Western Egypt is mostly hard-packed dirt under a layer of dust, which is decent terrain for motorcars, though they still do get stuck sometimes in the softer spots. During the recent battle at Agagia, when the scratch Western Frontier Force defeated an incursion of Senussi militants that Turkish officers have instigated in eastern Libya, three of the four Royal Naval Air Service armored cars got stuck by the end of the day, but their contribution as mobile machine gun platforms had been invaluable. Unlike actual horses, the horsepower of engines does not diminish with use; fed cans of fuel instead of bulky provender, motors will keep motoring until they break; even then, motors are generally easier to fix than horses. Horses are still vital to armies in 1916, but the process of supplanting them with machinery has begun.
Led by Major Hugh Richard Arthur Grosvenor, Duke of Westminster, and consisting of nine armored Rolls Royce cars and one open-top Ford manned by 32 sailors, the Light Armoured Car Brigade scored a real coup three days ago by making an unsupported raid at Bir Asiso. Twenty-three miles from the nearest friendly troops, they surrounded and circled the camp, pouring machine gun fire into it and exploding several camels laden with fuel and ammunition. The surviving insurgents surrendered immediately, along with their Turkish officers and modern arms.
The operation has effectively snuffed out further Senussi resistance. As the infantry of the WFF takes the rocky passes above the coastal frontier town of Sollum today without opposition, the Duke of Westminster seizes another opportunity to make best use of his unique mobility. Examining a derelict car at Bir Asiso, he has found a letter from Captain Gwatkin-Williams, a British merchant captain who is being held at Bir Hakeim in Libya, addressed to a Turkish officer. Taken prisoner along with his crew when the German submarine U-35 sank their steamer Tara off the Egyptian coast, and held at the Bir Hakeim oasis with the crew of the sunken horse transport Moorina, Gwatkin-Williams has already attempted to escape once in hopes of finding help. His letter mentions the threat of starvation and dehydration for his men, who are forced to labor in the desert heat.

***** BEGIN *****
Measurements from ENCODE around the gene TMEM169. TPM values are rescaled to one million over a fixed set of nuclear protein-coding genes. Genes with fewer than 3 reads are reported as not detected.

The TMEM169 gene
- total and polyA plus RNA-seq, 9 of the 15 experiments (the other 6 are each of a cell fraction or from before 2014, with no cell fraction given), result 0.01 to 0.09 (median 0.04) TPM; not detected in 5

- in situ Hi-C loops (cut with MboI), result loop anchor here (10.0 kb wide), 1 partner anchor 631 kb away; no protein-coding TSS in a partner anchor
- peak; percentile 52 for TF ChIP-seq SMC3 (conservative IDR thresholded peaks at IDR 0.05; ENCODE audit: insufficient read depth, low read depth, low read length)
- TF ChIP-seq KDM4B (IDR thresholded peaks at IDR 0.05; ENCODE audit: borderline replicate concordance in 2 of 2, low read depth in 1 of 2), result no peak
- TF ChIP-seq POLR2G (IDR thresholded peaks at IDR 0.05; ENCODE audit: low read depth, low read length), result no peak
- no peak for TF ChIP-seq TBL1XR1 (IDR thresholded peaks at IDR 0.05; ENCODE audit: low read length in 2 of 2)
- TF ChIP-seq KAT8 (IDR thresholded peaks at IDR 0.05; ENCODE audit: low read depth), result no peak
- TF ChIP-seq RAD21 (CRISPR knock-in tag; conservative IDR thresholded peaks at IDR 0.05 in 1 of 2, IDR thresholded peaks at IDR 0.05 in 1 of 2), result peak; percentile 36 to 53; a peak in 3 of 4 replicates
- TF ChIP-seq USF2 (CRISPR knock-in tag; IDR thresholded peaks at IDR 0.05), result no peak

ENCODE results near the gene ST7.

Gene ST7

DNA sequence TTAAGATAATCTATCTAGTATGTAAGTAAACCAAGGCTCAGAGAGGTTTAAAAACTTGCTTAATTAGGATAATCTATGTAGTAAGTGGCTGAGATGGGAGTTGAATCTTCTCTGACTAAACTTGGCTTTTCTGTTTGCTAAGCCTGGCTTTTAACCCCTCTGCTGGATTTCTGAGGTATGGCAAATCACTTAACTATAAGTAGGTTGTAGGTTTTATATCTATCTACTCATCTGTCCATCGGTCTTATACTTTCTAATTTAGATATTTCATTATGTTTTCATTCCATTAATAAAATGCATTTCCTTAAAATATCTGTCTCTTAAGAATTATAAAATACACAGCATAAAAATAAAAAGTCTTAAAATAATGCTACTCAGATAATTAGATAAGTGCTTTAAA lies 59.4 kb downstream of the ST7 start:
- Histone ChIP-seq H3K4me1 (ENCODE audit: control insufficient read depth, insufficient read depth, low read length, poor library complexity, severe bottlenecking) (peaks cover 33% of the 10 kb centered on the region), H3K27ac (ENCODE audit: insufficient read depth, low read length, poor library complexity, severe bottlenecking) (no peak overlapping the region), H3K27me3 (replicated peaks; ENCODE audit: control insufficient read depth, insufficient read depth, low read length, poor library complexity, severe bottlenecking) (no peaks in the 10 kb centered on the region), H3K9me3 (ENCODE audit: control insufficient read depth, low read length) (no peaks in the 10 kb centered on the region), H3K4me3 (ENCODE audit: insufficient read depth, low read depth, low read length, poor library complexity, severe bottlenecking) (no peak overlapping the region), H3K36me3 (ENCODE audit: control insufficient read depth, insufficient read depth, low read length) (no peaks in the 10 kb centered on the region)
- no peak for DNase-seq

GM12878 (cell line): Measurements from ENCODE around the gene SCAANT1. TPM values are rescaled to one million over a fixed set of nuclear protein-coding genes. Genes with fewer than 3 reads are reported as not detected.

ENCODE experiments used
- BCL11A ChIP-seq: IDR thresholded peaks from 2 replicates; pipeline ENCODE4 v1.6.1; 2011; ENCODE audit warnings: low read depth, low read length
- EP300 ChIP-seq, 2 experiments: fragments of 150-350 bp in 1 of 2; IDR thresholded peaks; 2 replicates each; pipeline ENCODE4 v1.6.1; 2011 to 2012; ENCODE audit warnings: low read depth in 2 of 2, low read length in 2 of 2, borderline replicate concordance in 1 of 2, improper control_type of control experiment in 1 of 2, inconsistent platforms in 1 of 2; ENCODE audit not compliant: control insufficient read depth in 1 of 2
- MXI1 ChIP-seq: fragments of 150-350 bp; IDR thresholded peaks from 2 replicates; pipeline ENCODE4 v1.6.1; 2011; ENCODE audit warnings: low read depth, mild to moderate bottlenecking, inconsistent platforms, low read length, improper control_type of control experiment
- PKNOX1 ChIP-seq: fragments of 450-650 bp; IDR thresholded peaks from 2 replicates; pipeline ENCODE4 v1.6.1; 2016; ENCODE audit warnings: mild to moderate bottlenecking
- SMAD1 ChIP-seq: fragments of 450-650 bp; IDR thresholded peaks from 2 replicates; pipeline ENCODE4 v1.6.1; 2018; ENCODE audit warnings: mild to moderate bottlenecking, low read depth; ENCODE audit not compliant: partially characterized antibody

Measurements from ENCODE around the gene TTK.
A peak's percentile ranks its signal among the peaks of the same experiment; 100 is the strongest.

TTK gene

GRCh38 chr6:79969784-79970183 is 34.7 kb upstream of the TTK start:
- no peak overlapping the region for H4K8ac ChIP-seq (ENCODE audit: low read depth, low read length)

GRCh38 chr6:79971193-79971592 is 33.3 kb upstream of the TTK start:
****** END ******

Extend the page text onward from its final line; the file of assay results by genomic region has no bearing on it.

Finding a guide among the Bir Asiso prisoners who once visited Bir Hakeim three decades ago as a boy, the Duke leaves today with nine armored cars, three armed but unarmored Fords, and 28 more vehicles to serve as trucks and ambulances. Reaching the 75-mile mark where he expected to find the oasis, the Duke keeps going even as his fuel runs low. Finally reaching Bir Hakeim after nearly 120 miles of off-road travel, their sudden appearance shocks the Senussi, who break and run away, leaving their leader, a Muslim cleric known as ‘Holy Joe,’ behind to be captured. Rushing out to thank their rescuers, the British mariners are malnourished because ‘Holy Joe’ has fed them nothing but the abundant local snails. Charged with abusing prisoners of war, the Senussi warden is hanged before the war band roars away.
The Duke of Westminster receives the Distinguished Service Order and is promoted to Colonel of the Regiment in 1917. Largely withdrawn from the battlefield as a national hero, his ‘light car patrols’ will continue to be a key security tactic in Western Egypt for the remainder of the war. While the Second World War gets all the press as an innovative North African battlefield, a recognizable pattern of warfare in the region is already set for the new century. Reactionary in his politics, Hugh Grosvenor also figures at the margins of World War II. Meeting the French fashion mogul Coco Chanel in postwar Monaco, he becomes her lover for a time. Coco, who defiantly set up shop in Biarritz on the Bay of Biscay on the first day of 1915, is already a roaring success and woman of means; she will only agree to be his mistress. Years after their torrid romance ends, when Chanel has taken a Nazi spy lover, they conceive of a plan to interest Winston Churchill in a separate peace with Germany. Churchill is unresponsive to ‘Operation Modellhut,’ however, and the inventor of modern female fashion will repent her collaboration by spending fifteen years away from postwar Paris, returning to a cold reception in the press.